Laurel shook her head, "No! I've tried ever so long, but most of them won't even talk to me. They just take one look at me and walk away." Laurel's voice caught, and tears glistened at the corners of her eyes. Her chin trembled at the thought.
"How could they do that to you, my dear?" Nareandor asked in surprise.

She gazed at her father earnestly, "Look at me, father! I'm different from the other elves! My eyes are different, my hair is different," she held her hand out over her father's on his knee, "Look! Even your skin is lighter than mine! That's why they won't play with me! The humans and the dwarves don't mind whom they play with, that's why I can play with them, I only must make my skin a wee bit darker so I don't look quite so pale compared to them." Laurel turned away and gazed wistfully out the window.
Nareandor saw the pain in his daughter's face, and discerned that there was more than only the lack of friends troubling her. He asked gently,
"Who told you this was the reason none of the elves would play with you?"

Laurel turned back to her father, "Mistress Noellewynn; and she said it was my mother's fault for being impure, that I am treated this way. Why would she say such a thing, father?" Laurel continued, looking up at her father as the tears filled her eyes. "I've never known my mother, what could she have done to make her so impure that it would pass on to me?"

Nareandor pointed to the painting of an Elvish couple hanging above the fireplace. Laurel had seen it so often that she had almost ceased to notice it. As her father pointed now, though, she saw that the Elf in the painting was Nareandor himself.
"Do you know the maiden in the picture, Laurel?"

Laurel answered him, gazing at the lovely creature in the painting, "It must be your wife, and my mother, or she would not be standing with you."

Nareandor gazed sadly at the painting, "Yes, Laurel, it is your mother."
"She looks very pure to me," the young maid observed.

"I agree, my child: ‘binoyarda’ means ‘impure one.’ For your mother, the impurity lay not in her appearance, but in her birth. Your mother is a half-Elf."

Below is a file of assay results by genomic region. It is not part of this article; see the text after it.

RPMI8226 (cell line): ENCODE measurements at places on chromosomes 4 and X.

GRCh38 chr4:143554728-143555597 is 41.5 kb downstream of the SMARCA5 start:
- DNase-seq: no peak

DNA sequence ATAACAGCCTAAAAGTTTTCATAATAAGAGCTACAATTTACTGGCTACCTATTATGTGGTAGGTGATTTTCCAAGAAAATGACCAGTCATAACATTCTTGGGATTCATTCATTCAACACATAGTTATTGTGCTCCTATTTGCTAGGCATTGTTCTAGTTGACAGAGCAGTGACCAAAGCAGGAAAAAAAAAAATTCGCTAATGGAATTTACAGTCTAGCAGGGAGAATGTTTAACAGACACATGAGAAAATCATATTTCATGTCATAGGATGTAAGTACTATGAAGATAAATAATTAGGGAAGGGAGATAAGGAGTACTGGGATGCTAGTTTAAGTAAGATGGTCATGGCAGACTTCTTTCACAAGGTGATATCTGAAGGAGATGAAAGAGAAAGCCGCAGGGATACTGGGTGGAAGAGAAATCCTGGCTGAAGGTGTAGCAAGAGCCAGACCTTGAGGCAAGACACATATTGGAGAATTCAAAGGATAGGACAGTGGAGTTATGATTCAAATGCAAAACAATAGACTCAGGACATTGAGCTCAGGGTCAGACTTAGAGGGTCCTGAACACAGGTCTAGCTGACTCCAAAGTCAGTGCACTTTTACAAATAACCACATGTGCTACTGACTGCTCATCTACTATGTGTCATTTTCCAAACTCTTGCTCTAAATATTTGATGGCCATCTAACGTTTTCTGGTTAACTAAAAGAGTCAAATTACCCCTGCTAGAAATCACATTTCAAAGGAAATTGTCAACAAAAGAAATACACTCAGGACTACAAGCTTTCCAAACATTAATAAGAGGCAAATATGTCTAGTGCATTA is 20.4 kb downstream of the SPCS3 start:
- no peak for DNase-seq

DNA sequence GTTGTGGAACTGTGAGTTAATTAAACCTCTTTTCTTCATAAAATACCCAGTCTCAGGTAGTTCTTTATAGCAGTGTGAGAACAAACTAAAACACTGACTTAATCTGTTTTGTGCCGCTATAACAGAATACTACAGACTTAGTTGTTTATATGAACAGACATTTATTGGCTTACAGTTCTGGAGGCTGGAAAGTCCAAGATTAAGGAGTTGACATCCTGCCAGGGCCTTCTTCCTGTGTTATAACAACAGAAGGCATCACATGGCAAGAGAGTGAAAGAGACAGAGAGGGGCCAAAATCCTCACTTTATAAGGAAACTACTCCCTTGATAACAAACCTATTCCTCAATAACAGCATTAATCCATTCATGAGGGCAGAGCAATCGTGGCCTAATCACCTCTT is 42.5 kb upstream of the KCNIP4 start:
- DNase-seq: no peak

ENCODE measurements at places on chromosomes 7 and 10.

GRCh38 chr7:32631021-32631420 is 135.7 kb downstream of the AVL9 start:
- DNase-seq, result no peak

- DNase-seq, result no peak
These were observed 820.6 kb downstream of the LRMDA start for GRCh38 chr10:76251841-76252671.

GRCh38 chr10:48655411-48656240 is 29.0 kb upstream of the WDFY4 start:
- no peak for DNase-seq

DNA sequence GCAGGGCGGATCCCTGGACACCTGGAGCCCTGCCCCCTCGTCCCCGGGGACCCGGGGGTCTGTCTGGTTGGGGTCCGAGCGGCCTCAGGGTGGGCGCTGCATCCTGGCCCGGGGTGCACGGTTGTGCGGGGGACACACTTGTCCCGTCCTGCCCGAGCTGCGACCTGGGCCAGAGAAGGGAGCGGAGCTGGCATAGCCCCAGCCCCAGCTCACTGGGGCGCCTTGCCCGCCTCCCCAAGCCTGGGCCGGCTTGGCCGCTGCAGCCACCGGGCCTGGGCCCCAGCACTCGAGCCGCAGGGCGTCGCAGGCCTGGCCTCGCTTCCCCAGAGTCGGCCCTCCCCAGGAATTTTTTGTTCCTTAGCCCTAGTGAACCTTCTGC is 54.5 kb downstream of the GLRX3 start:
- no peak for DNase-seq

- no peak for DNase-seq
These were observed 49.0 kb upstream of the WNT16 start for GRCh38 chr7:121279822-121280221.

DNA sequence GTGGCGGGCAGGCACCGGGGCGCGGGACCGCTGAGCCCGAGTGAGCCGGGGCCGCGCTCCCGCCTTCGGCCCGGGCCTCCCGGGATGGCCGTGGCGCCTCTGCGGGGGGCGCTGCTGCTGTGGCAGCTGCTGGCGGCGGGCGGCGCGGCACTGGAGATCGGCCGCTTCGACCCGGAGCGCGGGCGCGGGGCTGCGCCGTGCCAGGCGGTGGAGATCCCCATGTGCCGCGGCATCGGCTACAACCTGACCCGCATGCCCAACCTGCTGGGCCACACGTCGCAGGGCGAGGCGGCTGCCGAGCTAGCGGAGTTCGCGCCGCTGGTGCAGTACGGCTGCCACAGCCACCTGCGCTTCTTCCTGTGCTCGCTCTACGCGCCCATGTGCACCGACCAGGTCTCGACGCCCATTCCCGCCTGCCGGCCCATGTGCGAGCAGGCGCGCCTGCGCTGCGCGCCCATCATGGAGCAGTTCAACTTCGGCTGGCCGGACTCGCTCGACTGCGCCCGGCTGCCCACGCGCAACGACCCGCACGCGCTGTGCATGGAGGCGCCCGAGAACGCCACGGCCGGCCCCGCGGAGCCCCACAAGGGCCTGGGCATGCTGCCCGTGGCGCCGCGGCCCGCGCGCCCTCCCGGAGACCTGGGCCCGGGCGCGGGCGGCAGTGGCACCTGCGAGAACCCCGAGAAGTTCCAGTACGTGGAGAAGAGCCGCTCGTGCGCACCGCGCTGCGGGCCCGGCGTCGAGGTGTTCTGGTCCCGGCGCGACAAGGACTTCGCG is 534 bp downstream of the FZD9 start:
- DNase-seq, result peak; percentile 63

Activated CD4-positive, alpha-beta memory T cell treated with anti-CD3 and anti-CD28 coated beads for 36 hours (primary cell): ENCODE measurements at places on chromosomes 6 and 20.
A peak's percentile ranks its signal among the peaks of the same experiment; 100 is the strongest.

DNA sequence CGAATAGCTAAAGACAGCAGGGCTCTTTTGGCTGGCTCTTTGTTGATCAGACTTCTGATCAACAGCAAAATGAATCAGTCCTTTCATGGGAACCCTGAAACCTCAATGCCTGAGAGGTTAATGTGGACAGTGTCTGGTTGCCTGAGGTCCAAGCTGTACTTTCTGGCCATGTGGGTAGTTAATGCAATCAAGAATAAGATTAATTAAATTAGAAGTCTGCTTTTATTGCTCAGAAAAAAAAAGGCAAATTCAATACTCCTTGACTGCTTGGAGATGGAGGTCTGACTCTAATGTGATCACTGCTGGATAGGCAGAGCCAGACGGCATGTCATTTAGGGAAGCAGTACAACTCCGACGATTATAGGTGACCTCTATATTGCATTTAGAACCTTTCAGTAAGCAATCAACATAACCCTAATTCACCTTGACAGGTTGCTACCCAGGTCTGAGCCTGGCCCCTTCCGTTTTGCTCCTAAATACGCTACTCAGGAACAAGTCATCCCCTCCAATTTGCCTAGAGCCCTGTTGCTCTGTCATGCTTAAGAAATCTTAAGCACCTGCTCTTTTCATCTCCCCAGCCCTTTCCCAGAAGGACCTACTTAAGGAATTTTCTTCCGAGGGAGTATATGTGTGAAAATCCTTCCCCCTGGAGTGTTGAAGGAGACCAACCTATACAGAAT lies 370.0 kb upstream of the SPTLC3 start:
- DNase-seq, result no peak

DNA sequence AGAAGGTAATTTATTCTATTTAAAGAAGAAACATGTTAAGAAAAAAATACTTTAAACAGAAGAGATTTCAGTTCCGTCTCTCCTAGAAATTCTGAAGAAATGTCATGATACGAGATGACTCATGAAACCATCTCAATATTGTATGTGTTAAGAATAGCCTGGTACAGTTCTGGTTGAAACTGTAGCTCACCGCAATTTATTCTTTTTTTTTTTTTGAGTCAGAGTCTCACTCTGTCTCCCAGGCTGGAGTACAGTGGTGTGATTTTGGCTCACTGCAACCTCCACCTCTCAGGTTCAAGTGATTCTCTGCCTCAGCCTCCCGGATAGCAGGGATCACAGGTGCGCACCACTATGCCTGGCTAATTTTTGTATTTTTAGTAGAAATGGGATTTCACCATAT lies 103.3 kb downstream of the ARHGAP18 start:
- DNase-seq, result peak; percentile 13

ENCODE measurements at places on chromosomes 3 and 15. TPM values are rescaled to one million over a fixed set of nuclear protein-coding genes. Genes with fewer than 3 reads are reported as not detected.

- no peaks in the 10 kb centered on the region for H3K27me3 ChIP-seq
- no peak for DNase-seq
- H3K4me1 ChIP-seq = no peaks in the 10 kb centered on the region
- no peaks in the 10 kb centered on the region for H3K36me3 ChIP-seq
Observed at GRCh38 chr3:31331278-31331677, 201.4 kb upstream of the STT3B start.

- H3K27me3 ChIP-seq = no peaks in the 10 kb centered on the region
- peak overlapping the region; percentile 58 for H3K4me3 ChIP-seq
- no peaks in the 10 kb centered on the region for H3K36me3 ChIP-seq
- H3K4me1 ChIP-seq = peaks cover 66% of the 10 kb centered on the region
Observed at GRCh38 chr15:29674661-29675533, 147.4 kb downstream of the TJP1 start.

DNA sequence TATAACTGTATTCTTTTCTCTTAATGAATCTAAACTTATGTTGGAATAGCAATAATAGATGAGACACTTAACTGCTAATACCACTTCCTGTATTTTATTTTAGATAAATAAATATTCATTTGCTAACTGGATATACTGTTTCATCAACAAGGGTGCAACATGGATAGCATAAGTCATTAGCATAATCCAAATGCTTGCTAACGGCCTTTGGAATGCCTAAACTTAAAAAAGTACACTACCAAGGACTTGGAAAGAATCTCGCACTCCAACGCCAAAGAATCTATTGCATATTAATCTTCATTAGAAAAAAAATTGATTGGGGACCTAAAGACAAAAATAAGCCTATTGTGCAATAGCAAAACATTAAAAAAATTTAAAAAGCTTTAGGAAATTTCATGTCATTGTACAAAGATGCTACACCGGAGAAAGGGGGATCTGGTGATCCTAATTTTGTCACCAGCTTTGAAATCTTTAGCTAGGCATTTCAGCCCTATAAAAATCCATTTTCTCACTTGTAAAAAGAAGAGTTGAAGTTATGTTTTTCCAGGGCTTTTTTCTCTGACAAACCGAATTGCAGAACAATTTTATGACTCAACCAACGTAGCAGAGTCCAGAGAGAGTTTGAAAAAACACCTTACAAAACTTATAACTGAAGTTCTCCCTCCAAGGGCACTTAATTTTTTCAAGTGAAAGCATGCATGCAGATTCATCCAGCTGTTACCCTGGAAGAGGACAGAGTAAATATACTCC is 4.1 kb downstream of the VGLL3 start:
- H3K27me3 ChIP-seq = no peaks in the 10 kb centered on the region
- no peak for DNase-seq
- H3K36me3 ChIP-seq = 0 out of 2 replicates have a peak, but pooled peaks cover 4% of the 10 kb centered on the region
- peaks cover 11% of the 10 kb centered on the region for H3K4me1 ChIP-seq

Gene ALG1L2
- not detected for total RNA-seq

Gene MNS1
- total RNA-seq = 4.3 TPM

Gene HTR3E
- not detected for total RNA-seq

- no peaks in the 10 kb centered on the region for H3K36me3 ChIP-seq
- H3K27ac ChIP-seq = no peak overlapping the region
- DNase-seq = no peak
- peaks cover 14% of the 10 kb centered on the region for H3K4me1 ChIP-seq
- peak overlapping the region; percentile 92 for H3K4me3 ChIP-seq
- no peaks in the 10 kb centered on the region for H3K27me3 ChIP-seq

Laurel gasped, "That is why she is not pure, and I am not as well? Merely because she was not a pure Elf?"
Nareandor shook his head, "Her mother, a pure Elf, fell in love with a man from the city and married him. Such is the arrogance of our race, that frowns upon those who marry outside of it."
Laurel hardly knew what to think of this cruel prejudice. "That is why I look so different from the others, and why they frown at me and ignore me, because a part of me is… human?" She frowned in frustration.

"Laurel," Nareandor took his daughter by the shoulders and gently stood her before him. She hung her head, as if she was ashamed to look at him. He tipped her chin up with his fingertips. "Answer me this, little maid: what is my name for you?"
Laurel sighed, but could not restrain a smile of pleasure at this single Andarian word that belonged to her, from the Elf who loved her most. "Raennalaerynn," she murmured.
"What does it mean?"
"It means 'dear heart.'" Laurel took her chin off her father's hand, holding it up on her own.

Her father nodded in approval. "There is a gift Andarians were once known for, but it has become very rare in this present generation. Few have it, but at least we do."
"What is it, father?"

"It is the gift of inner sight, the Shynnesh-Etoylaithe: the ability to see things for what they are, not what they appear to be." He shook his head. "The Andarians today are too fixed on appearances, on what things and beings look like on the outside. They have forgotten how to see past this. Never lose it, Laurel; when I married your mother, it appeared that I married her in ignorance of her history, but I married her in love. She may have been only half Elvish, but within her I saw that she was fully loyal, gentle, kind, courageous, meek, and industrious. Those qualities were beautiful to me."